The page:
At Good Oak we want to empower you to take charge of your landscape. Education is part of our mission and this page is dedicated to detailed how-to guides and research help from us and other trusted sources. Learn about weed control, native gardens and planting tips, pest control, and prescribed fire techniques.
Download Weed Identification and Control Sheets for over 70 species of common Midwestern invasive plants!
Curious about native landscaping? Start your research with our comprehensive list of native landscaping books and websites for Wisconsin. Then take advantage of our specific garden guides:
- How to Plant Shrubs and Trees
- Native Plants for Edible Landscaping
- Midwest Native Plants with Potential for Green Roofs
- Madison and Southern Wisconsin Native Plant Sources
Native plants are often considered too "wild" looking for landscape use. But native trees and shrubs can look just as orderly as traditional landscaping plants with proper pruning and care. Just remember that “less is more." You can always come back and prune more off later, but you cannot put back what you just cut off! For more guidance, see our guide and links below.
- How to Plant Native Perennials
- Proper Pruning Techniques from Aggie Horticulture
- Tree Pruning Techniques from the New Mexico State University Extension
Tackle these pests with our identification and control sheet for Japanese Beetles.
Gypsy Moths are a serious threat to our already stressed oak trees. The caterpillar of these introduced moths can be found in such great numbers that they are able to completely defoliate a tree. However, any pesticides used to kill gypsy moth caterpillars will also kill native caterpillars and many other insects as well. Many hundreds of species of native insects live on oak trees or eat their foliage. These insects are critical parts of our ecosystem; for example they are the primary source of food for songbirds as they raise their young. Even “Bt”, a soil bacteria named Bacillus thuringiensis, which is touted as “natural” and non-toxic, will indiscriminately kill any caterpillars of any species feeding on any tree (even non-target plants) in a treatment area. Because of this, we feel that carefully targeted pesticide treatments should only be used as a treatment of last resort for gypsy moths. In the long term there is hope that the gypsy moths' natural enemies and native predators will be able to keep them in check. In the mean time, there is much a property owner can do to protect their oaks. See the following links for more information:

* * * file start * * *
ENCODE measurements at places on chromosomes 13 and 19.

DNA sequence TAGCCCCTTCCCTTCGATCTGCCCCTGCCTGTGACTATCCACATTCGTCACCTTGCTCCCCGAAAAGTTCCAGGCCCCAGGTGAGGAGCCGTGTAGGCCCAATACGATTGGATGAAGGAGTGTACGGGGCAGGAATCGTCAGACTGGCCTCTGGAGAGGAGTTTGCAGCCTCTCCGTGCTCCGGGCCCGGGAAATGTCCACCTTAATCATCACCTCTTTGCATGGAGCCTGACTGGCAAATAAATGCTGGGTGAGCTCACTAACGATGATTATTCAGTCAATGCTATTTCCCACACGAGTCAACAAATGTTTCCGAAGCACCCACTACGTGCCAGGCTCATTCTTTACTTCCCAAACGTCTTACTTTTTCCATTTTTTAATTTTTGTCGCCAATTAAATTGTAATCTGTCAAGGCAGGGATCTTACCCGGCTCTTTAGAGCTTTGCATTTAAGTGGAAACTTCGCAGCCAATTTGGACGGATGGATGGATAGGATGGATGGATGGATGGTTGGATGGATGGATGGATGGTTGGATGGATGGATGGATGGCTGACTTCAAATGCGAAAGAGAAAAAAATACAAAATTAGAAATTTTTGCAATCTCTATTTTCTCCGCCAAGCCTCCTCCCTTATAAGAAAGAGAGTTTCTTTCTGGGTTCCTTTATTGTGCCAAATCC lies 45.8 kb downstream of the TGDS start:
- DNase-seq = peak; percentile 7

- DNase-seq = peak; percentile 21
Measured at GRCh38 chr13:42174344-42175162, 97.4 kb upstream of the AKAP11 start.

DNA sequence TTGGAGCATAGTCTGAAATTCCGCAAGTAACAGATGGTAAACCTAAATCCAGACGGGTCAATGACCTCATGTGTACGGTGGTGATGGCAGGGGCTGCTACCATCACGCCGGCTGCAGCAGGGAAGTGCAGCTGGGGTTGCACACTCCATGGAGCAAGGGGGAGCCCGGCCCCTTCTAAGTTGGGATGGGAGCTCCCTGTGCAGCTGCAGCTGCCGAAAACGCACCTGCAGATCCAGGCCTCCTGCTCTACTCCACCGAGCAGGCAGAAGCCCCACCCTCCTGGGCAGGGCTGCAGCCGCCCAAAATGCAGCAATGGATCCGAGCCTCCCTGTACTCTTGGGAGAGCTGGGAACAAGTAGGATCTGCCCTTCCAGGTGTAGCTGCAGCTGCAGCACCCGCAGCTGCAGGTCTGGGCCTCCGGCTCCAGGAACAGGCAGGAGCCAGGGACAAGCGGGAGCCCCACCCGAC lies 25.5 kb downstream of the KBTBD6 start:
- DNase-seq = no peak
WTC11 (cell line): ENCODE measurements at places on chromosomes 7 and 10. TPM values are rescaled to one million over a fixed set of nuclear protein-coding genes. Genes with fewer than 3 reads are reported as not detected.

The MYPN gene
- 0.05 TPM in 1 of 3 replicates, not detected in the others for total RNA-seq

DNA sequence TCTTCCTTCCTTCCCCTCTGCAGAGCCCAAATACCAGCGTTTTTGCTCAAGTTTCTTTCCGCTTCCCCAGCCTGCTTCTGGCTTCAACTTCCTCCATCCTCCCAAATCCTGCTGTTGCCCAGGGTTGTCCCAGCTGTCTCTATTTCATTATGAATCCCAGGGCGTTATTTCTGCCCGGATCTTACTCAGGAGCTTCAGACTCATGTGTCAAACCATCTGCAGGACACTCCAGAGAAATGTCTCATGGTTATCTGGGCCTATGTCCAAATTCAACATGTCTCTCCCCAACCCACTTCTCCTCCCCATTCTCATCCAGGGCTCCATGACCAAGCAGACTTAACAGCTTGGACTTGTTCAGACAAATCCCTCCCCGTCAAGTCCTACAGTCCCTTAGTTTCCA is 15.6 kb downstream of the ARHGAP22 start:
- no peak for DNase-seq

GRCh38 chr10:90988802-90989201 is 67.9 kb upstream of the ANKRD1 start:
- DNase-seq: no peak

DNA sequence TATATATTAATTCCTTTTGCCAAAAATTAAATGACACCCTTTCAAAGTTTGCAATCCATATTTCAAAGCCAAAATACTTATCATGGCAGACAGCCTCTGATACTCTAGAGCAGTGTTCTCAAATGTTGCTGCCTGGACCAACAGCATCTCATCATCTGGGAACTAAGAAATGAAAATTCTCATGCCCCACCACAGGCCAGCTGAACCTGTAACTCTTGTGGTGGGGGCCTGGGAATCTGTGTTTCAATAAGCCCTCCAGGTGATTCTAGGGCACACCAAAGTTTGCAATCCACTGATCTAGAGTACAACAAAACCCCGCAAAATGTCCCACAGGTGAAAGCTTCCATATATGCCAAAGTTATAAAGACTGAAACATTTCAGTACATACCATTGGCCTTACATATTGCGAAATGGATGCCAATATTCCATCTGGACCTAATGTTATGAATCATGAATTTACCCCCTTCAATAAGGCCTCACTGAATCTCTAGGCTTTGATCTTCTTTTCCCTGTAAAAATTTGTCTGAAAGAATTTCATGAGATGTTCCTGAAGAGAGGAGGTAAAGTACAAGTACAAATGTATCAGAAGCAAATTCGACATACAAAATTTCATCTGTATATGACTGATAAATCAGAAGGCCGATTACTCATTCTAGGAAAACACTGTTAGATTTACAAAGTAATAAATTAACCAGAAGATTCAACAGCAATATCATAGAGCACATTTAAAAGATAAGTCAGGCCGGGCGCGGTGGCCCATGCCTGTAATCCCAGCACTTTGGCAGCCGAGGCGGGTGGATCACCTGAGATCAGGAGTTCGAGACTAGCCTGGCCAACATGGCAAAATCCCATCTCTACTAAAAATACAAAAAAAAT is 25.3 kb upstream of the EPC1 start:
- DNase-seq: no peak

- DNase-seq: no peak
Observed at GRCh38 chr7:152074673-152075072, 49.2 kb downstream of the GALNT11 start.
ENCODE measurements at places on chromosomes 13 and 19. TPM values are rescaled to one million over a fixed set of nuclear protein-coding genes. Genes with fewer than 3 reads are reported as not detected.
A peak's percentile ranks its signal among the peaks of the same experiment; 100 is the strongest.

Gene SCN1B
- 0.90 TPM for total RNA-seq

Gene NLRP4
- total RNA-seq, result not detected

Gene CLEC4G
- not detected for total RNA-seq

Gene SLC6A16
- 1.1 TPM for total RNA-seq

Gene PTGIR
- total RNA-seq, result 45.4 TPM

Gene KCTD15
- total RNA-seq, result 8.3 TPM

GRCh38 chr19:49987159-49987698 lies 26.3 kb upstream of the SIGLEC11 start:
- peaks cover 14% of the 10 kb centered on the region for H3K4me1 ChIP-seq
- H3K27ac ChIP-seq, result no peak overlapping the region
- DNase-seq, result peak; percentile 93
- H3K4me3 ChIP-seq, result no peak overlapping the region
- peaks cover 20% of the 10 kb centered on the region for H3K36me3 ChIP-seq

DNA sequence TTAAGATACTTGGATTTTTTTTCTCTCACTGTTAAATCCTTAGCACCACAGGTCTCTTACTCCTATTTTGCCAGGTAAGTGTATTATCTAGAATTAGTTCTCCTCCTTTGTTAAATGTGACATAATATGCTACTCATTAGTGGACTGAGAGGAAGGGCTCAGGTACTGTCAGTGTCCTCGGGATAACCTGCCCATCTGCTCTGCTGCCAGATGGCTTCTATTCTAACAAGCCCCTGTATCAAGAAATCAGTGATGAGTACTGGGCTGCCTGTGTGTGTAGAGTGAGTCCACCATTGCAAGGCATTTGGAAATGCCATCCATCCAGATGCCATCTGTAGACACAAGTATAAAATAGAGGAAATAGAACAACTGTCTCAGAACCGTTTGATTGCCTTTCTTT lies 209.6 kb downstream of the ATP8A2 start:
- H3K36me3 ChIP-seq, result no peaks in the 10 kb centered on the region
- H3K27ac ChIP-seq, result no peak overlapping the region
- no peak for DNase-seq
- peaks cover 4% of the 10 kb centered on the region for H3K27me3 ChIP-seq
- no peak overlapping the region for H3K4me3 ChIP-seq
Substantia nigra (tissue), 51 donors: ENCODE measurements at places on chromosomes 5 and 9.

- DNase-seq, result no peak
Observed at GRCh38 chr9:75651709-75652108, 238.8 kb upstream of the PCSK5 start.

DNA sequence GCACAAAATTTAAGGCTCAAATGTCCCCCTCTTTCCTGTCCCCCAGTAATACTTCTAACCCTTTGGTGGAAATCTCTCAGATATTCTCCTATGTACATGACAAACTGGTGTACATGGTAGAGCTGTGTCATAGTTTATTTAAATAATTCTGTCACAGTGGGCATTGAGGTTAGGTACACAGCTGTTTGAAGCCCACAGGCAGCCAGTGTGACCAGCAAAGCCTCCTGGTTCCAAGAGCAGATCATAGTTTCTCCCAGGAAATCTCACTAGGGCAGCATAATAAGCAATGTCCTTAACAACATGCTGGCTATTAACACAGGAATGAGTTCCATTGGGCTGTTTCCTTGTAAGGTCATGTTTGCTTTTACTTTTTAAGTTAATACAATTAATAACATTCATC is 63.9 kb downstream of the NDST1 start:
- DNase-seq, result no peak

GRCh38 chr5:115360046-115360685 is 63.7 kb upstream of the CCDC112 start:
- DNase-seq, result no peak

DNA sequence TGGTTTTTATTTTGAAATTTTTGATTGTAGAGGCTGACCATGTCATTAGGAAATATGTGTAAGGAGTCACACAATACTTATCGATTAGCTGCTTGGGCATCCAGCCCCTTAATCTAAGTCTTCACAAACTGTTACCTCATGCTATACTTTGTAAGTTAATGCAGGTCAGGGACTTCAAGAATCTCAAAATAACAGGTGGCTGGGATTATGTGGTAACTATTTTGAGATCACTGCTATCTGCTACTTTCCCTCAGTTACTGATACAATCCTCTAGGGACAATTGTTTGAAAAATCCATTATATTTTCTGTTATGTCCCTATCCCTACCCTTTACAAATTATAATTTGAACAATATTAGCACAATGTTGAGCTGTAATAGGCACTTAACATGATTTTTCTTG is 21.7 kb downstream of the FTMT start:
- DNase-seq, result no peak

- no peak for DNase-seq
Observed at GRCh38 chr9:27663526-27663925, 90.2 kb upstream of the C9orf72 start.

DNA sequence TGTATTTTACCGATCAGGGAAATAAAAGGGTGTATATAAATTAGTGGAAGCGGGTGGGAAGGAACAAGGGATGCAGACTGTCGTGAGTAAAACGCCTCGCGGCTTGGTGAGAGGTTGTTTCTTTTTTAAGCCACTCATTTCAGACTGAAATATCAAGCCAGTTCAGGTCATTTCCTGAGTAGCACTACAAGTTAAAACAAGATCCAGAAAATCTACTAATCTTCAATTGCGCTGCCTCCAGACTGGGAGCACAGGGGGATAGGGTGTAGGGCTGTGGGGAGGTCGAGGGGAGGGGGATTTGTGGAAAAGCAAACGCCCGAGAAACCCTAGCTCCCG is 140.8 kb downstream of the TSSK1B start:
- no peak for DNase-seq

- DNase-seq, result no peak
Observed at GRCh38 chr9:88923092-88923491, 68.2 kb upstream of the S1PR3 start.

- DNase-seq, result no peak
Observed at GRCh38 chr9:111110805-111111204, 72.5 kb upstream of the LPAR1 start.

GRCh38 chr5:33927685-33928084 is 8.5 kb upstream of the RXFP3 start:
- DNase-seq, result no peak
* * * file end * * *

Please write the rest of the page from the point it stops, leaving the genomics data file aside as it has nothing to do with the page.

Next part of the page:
We believe that oak wilt is a native fungal infection that has become an epidemic because of changing land use patterns. Historically oaks were spread out widely in open woodlands and savannas. Today most of our oaks are growing closely together in woodlands with a closed canopy. With the trees growing so much closer together they are more likely to share grafted roots and spread the disease than they would have before settlement. Furthermore, competition from weedy understory trees and invasive brush creates stress on the oaks, making them more susceptible to disease. Finally, physical injury caused by construction, agriculture or poor forest management practices creates wounds or root damage, allowing the pathogen an opportunity to attack the tree. We feel that woodland restoration is good preventative care for your woodland, but see the following links to learn more:
- How to Identify, Prevent and Control Oak Wilt from the USDA Forest Service
- Oak Wilt in Wisconsin from the Wisconsin DNR
Emerald Ash Borer
These tiny insects have arrived in the midwest and are starting to kill ash trees in scattered areas, with potential to spread across the entire region. Once this small beetle is discovered, there is little that can be done but to cut down all of the ash trees in that area to slow the spread of the insect. The biggest concern is with the loss of urban trees where ashes have been frequently planted. We recommend that these trees be replaced with a diversity of hardy native trees thus reducing the impact of any epidemics in the future. Though native to floodplain forest communities, in many of our woodlands these ashes are considered weedy understory trees and are substantially overpopulated, posing a great threat to the continued survival of oaks in our traditionally oak-hickory woodlands. While a reduction of green and white ash trees in some woodlands might, in fact, be ecologically beneficial, we are concerned about the impacts of the ash borer on our less common ash species such as blue ash, black ash and pumpkin ash. If you suspect you find emerald ash borer in Wisconsin or Illinois, you should report it to your local county extension.
- Emerald Ash Borer from the IL Dept. of Agriculture
- Emerald Ash Borer from the Wisconsin DNR
- Emerald Ash Borer Information Network with the USDA Forest Service